We’d better have something a little less serious. Last week, I had a strange item on Germany — having to do with a Germany “whole and free” (as we used to say), rather than divided between East and West. I spoke of having addressed a Christmas card to “Frankfurt, Germany.”
And several readers said, “Jay, you doofus!” (Actually, they were much nicer than this.) “There are two Frankfurts in Germany. You should have put ‘Frankfurt am Main’ or ‘Frankfurt an der Oder.’” Well and good — but the truth is, I didn’t address my card to Frankfurt at all. I addressed it to Hamburg. I simply forgot, when writing my column.
I guess I can’t keep my hot dogs, wieners, and hamburgers straight. I probably knew the city had something to do with picnic or ballpark or Fourth of July food.
A little music? Well, I have a story or two about music, in a post at The New Criterion. See what you think.
A little language now? Language mixed with music, actually? In a podcast with Mona Charen, I mentioned “God Rest Ye Merry, Gentlemen” — the punctuation of the title, in particular. Many people don’t know where the comma goes. They hear “God Rest Ye, Merry Gentlemen” (which is wrong).
Well, I have another one for you — another “situation.” It arises in “O Little Town of Bethlehem.” There are different versions of this great, immortal poem. But I believe the follow punctuation is correct: “Where meek souls [or meekness] will receive him, still the dear Christ enters in.”
Most people sing, and write, “Where meek souls will receive him still, the dear Christ …” — because that’s the way the music falls. That’s what the musical cadences lead you to sing.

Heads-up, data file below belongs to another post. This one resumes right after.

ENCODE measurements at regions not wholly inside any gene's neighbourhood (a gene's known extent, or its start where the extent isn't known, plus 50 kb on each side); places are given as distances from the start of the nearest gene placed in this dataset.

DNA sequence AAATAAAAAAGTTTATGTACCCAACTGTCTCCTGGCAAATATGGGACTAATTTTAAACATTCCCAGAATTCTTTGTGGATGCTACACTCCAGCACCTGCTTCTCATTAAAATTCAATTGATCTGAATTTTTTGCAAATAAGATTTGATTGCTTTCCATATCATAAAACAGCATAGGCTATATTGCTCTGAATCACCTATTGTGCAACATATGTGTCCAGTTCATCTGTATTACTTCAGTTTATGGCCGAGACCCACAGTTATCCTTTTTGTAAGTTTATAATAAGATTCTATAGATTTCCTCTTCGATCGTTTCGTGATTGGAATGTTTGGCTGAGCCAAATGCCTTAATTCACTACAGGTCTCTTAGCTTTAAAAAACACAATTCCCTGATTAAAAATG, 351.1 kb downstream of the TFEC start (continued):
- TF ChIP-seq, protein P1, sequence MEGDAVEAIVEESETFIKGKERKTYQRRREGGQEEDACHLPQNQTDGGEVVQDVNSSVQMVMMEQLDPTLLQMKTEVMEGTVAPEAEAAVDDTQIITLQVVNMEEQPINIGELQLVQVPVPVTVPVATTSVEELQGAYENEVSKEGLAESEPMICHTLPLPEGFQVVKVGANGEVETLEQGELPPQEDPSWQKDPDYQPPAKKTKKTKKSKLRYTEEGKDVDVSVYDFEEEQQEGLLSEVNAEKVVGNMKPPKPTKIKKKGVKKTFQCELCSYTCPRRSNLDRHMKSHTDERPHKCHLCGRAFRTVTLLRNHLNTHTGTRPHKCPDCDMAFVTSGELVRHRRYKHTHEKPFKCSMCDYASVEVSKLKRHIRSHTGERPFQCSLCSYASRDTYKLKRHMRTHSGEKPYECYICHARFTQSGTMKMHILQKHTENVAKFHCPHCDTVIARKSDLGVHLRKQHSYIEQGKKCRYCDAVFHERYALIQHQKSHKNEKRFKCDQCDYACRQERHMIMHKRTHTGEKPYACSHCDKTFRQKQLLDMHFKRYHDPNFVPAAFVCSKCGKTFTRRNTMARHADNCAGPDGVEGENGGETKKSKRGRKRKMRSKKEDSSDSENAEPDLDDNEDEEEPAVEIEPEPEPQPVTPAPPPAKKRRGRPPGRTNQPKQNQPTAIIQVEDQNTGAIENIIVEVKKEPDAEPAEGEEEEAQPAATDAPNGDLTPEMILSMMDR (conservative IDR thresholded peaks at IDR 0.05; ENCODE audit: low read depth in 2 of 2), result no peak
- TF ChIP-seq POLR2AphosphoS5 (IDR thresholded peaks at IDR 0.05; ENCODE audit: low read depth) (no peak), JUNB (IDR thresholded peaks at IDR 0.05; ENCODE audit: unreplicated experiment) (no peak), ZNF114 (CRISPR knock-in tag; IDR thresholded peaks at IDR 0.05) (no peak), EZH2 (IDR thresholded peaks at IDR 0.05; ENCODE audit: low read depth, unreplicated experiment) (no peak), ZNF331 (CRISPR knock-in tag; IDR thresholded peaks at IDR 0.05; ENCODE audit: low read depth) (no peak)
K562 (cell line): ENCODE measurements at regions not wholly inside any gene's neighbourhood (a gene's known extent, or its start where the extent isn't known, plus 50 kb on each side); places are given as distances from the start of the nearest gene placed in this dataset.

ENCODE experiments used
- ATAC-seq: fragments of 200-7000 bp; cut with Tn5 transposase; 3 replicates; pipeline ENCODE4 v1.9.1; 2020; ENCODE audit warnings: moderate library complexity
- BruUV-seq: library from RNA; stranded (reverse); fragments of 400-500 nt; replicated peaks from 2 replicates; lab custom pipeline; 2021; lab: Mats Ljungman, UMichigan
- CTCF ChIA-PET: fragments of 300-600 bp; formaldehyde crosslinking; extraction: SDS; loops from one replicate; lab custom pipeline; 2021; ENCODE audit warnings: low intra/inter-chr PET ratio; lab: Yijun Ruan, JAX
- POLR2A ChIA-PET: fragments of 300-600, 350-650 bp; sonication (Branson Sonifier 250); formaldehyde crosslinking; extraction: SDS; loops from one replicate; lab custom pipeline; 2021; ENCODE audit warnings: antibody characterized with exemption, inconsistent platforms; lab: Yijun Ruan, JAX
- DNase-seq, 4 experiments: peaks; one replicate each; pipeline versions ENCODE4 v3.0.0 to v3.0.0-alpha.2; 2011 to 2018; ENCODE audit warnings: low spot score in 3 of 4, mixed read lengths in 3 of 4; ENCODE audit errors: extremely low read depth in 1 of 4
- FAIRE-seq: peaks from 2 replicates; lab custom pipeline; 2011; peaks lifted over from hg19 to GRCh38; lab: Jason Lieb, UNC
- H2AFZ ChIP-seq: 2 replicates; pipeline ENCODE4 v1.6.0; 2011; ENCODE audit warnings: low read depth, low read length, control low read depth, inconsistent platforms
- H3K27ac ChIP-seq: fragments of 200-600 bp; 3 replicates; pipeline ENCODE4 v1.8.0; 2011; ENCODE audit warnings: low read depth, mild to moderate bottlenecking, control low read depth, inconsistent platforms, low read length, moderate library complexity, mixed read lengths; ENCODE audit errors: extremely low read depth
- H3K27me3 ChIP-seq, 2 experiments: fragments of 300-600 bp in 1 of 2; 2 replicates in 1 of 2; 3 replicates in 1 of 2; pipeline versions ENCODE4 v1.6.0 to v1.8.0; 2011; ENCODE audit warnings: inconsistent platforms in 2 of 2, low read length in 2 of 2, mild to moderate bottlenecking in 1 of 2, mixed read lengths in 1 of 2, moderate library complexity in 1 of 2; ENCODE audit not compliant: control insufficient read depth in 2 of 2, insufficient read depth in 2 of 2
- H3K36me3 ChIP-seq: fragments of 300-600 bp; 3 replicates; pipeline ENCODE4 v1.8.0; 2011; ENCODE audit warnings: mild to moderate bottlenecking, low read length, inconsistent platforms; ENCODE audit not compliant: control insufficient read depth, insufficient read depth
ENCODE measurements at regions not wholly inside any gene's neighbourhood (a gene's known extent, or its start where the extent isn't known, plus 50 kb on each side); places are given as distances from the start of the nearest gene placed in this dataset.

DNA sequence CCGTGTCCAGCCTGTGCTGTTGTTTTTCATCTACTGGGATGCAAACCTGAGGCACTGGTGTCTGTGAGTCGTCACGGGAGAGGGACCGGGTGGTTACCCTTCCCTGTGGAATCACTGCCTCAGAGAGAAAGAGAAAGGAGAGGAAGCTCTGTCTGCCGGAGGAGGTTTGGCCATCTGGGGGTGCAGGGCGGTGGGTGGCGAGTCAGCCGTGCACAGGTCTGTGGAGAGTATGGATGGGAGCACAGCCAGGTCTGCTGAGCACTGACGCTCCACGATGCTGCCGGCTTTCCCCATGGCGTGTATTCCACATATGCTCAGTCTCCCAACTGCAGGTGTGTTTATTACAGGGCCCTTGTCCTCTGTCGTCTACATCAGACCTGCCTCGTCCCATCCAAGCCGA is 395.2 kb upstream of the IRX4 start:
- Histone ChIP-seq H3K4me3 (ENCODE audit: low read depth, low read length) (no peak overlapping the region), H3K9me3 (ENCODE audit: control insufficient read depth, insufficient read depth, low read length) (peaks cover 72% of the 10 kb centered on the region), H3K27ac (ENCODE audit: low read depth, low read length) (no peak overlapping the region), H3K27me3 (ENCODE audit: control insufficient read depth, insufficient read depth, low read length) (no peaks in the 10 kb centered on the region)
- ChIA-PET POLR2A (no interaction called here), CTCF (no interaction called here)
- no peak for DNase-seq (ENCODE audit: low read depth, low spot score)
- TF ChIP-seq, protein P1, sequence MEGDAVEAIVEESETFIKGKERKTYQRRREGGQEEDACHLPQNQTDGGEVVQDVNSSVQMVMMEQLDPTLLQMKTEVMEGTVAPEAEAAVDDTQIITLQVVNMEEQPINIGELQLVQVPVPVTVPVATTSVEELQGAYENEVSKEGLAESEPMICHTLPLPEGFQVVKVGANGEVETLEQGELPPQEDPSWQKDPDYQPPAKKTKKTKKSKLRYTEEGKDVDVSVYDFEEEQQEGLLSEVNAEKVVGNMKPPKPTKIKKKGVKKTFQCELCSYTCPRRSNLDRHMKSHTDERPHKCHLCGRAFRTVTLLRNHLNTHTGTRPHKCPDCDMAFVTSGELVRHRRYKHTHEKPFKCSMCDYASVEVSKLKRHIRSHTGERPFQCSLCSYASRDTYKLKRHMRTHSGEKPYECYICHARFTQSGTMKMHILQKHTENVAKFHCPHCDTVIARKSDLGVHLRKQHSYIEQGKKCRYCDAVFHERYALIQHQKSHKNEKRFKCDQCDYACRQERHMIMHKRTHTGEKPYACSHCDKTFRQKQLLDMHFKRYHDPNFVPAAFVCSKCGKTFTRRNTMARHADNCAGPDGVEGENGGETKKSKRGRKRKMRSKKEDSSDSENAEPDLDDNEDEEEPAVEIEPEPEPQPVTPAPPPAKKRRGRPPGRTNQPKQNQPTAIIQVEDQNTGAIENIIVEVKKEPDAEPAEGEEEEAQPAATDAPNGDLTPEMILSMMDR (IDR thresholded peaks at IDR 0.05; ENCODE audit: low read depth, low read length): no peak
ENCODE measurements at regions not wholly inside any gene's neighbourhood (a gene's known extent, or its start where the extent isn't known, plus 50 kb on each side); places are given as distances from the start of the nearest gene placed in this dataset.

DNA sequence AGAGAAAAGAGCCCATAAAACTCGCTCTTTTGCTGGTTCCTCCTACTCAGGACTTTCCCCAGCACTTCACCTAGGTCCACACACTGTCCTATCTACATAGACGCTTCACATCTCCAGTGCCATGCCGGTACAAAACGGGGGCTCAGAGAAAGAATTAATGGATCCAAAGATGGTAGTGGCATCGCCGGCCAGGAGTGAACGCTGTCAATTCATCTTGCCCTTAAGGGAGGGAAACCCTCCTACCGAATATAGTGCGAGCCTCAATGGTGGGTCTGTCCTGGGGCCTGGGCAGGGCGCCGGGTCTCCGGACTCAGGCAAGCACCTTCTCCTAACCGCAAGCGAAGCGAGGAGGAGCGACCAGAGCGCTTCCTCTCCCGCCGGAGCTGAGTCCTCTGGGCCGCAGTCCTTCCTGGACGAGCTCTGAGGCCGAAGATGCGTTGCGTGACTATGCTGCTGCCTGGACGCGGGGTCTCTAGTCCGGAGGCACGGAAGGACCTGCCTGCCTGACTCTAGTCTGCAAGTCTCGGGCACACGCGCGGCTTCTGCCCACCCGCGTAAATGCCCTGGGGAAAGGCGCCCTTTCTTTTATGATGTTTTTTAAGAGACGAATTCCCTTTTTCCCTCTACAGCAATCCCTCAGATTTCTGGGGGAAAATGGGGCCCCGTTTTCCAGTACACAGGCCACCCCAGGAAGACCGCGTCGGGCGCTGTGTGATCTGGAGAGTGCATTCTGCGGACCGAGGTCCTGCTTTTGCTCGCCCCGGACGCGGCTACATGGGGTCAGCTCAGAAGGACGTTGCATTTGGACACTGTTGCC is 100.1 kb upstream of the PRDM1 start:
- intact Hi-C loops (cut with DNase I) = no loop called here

But I believe the correct line is “Where meek souls will receive him, still the dear Christ enters in.”
Commas are important. Someone once told Bill Buckley, “Never depend for your meaning on the placement of a comma.” I can’t think, just now, who the someone was — but someone will remind me, a second or two after this column is published. For which, thank you in advance!
Okay, let’s have some notes from Ann Arbor. I was in my dear old hometown over “Christmas break.” (It has been a long time since I was a student, but I’m still prone to thinking in those terms.)
I see, now, that there’s a hookah lounge. We always had hookers, but not hookahs, to the best of my knowledge.
Speaking of hookers, there is a Safe Sex Store — which is very Ann Arbor, except for the “safe.”
There is a store that says, “American Apparel. Made in the U.S.A. Sweat Shop Free.” (I believe I have copied that correctly.) I think sweatshops are abhorrent. But I can’t help thinking of what a friend likes to quip: “I wonder what those poor Third World souls would do instead of work in sweatshops. Put on blazers and go to Groton? Start tech firms?”
Also, it occurs to me that I’ve never seen a sign that says “Laogai-Free” — i.e., free of slave labor from China (whose gulag is called “laogai”). Walmart, for one, could not put up such a sign. But who could?
Back in A2 (Ann Arbor), there’s a store called “My Urban Toddler.” I’m pretty sure that’s the most pretentious store-name I have seen in ages.
But what to my wondering eyes did appear? In the middle of the University of Michigan campus, there was a sign advertising “God and Brotherhood Together — a Christian Fraternity.” In Ann Arbor? Blow me down.
One more thing: I’d rented a black Ford Fiesta — a hatchback. When I returned to a parking garage, there was another black hatchback, parked right next to it. The back of that car said “Porsche.” I had to rub my eyes a little. Underneath “Porsche” was “Cayenne.”
I’ve been out of the car world for a while — am I the last to know that Porsche makes a hatchback?
Instantly, I thought of a good-news-bad-news joke: The good news is, you own a Porsche. The bad news is — it’s a hatchback.
Have I committed “hate speech”? Believe me, I’d happily accept a Porsche hatchback. Even a Fiesta.
Have a good one.